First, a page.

State officials say MNsure will help address health disparities
Minnesotans soon can find competitive health insurance plans through MNsure, the state’s new health insurance marketplace, say State officials, who claim the program will help all Minnesotans, especially those from historically disadvantaged communities.
“Minnesota today has the lowest average insurance rates in the country” compared to other state exchanges, proclaimed State Commerce Commissioner Mike Rothman last week during a Sept. 6 press conference at the State Capitol. His office has approved five companies — Blue Cross Blue Shield, Group Health, Medica of Wisconsin, PreferredOne and UCare — to offer 141 health plans, 78 of them for individuals and families and 63 for small businesses, through MNsure beginning October 1, when open enrollment begins.
Under MNsure’s four levels of plans, the monthly premium rates range from $90.59 (bronze) to $120.91 (silver), $141.16 (gold), and $150.75 (platinum). The bronze plans, for example, “are likely to have lower premiums but higher out-of-pocket costs such as deductibles, co-pays and coinsurance.”
The four main factors that can affect the premium rate are age, where the individual lives in the state, whether or not the individual is a smoker, and the number of people covered by the particular plan he or she decides to purchase. Furthermore, explained MNsure Executive Director April Todd-Malmlov, these rates do not include financial assistance that is available, but all plans provide “essential health benefits” required by the Affordable Care Act.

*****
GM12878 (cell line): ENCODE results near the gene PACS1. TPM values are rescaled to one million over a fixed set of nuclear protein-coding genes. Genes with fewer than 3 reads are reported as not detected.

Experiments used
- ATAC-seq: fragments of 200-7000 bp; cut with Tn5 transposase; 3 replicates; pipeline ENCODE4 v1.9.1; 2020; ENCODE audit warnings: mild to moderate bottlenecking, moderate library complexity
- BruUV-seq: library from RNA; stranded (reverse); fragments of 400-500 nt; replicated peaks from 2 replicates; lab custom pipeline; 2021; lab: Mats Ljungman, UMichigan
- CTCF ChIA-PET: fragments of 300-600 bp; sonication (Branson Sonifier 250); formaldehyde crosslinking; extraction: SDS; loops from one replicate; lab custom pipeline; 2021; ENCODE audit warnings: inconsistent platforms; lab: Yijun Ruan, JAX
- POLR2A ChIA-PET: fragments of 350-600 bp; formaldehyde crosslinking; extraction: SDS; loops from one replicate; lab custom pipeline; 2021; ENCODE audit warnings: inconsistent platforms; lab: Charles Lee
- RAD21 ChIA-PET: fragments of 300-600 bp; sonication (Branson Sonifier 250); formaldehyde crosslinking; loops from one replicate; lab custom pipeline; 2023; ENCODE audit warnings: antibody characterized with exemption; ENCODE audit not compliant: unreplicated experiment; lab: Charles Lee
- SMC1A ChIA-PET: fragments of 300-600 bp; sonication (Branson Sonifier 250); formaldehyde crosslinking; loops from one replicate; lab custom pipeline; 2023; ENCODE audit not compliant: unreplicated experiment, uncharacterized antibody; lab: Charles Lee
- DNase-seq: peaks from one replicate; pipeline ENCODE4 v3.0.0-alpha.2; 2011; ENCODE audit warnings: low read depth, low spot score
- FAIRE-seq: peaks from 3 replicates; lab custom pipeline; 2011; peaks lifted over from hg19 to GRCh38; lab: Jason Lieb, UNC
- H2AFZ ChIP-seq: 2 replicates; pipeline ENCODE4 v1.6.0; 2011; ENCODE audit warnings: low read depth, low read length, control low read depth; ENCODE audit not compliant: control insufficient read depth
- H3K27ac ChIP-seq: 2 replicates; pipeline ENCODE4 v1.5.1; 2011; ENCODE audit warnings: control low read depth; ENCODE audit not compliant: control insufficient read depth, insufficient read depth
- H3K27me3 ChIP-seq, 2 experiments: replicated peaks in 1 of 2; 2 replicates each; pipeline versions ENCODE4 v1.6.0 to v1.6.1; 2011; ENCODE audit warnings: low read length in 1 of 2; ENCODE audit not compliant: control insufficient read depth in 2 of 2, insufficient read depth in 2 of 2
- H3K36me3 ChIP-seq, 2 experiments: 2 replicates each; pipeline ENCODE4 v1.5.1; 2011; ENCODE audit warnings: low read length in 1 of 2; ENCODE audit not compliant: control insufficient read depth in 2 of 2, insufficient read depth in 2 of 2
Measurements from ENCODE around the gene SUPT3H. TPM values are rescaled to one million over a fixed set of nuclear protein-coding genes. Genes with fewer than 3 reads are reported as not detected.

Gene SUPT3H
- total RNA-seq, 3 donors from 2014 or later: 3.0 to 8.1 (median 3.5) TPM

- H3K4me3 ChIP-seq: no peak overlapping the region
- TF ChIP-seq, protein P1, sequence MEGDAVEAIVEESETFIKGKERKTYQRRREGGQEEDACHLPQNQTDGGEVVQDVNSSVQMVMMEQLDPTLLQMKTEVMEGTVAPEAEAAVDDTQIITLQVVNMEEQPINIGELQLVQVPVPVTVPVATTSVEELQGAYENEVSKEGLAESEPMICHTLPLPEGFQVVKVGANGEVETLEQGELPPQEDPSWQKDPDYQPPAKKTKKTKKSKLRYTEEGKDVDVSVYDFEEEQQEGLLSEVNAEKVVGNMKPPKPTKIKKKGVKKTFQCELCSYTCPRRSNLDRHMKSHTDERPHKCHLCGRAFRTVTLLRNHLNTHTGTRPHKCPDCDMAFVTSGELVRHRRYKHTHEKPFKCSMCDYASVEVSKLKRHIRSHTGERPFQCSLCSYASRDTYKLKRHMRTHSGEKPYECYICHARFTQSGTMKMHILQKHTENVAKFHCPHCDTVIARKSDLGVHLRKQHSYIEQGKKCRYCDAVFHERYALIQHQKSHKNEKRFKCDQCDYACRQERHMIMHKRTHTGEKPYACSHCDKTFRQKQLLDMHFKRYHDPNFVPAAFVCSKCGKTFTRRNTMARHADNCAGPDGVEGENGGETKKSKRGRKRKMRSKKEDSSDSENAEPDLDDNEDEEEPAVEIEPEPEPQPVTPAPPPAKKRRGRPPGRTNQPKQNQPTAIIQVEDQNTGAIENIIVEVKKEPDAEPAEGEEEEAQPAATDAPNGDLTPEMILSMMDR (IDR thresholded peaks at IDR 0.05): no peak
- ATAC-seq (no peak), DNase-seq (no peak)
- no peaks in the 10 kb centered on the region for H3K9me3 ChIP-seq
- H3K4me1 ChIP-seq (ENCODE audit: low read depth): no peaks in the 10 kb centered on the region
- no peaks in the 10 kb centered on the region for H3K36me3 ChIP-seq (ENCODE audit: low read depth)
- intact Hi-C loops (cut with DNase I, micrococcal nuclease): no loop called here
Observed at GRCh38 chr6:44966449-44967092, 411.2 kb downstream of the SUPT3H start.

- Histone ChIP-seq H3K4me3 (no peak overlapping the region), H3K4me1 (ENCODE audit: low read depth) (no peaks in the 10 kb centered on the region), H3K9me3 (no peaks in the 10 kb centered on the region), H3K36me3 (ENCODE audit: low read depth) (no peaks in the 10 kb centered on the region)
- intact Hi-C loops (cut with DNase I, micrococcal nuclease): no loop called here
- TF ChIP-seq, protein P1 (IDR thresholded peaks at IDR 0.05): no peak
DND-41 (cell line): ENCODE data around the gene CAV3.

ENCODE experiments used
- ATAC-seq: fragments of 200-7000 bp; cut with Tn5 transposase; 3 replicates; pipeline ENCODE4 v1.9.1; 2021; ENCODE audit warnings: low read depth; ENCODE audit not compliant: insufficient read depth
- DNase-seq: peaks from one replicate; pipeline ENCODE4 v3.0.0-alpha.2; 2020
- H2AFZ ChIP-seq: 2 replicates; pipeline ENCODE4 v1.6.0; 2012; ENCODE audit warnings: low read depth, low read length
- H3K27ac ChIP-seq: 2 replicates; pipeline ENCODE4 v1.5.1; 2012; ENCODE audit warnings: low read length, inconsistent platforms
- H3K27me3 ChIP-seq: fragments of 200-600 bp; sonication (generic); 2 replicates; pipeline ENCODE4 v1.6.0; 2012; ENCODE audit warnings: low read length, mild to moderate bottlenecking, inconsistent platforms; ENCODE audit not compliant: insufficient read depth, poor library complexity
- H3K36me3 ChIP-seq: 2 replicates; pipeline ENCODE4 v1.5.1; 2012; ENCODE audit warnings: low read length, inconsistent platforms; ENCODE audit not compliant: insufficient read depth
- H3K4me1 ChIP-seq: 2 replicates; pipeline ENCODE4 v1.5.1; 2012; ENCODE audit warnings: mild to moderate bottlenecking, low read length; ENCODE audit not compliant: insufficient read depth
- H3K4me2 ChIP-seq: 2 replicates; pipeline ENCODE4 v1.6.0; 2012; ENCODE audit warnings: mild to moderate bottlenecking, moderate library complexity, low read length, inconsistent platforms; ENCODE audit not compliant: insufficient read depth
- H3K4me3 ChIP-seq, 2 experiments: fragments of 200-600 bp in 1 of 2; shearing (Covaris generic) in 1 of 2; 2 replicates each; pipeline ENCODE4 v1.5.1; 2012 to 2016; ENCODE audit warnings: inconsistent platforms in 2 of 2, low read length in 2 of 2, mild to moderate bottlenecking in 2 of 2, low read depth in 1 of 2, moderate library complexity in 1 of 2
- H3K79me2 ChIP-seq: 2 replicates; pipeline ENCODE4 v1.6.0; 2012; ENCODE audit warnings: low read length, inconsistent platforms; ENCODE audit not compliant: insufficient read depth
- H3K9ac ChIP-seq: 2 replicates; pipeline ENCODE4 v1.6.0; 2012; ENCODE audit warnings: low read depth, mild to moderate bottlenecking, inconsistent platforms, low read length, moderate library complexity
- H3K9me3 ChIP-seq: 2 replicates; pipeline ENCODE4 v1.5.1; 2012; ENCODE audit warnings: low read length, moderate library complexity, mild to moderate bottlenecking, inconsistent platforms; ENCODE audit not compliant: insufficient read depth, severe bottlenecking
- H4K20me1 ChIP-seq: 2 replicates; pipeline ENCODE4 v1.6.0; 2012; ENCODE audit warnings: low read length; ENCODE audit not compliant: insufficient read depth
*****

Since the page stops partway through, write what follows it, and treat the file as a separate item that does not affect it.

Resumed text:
“These low rates are associated with more comprehensive coverage,” she reiterated, adding that at least half of Minnesotans who will buy health insurance through the exchange “will be eligible for the [federal] tax credit.” Todd-Malmlov estimated that over a million Minnesotans will get their health insurance through MNsure.
Currently over 300,000 state residents are uninsured. “MNsure will be a new way to select insurance if [Minnesotans] don’t already have insurance provided by an employer,” stated State Health Commissioner Ed
Ehlinger. “This is good news for Minnesota.”
Minnesota is one of 31 states that can deny rates requested by insurance companies and can decide whether the rates are justified, claims Rothman.
Ehlinger briefly cited a Kaiser Family Foundation (KFF) report released last week that examined exchanges in 17 states and Washington, D.C. and found plans as low as $146 in Baltimore and as high as $395 in Burlington, Vermont. The non-partisan KFF report also points out, “Most of the people enrolling [in the plans] are expected to qualify for tax credits that will lower the amount they must pay for coverage, which means that most enrollees will pay a lower monthly premium than the unsubsidized rates. Bronze [plans] have the most cost-sharing and represent the lowest level of coverage,” the report concluded.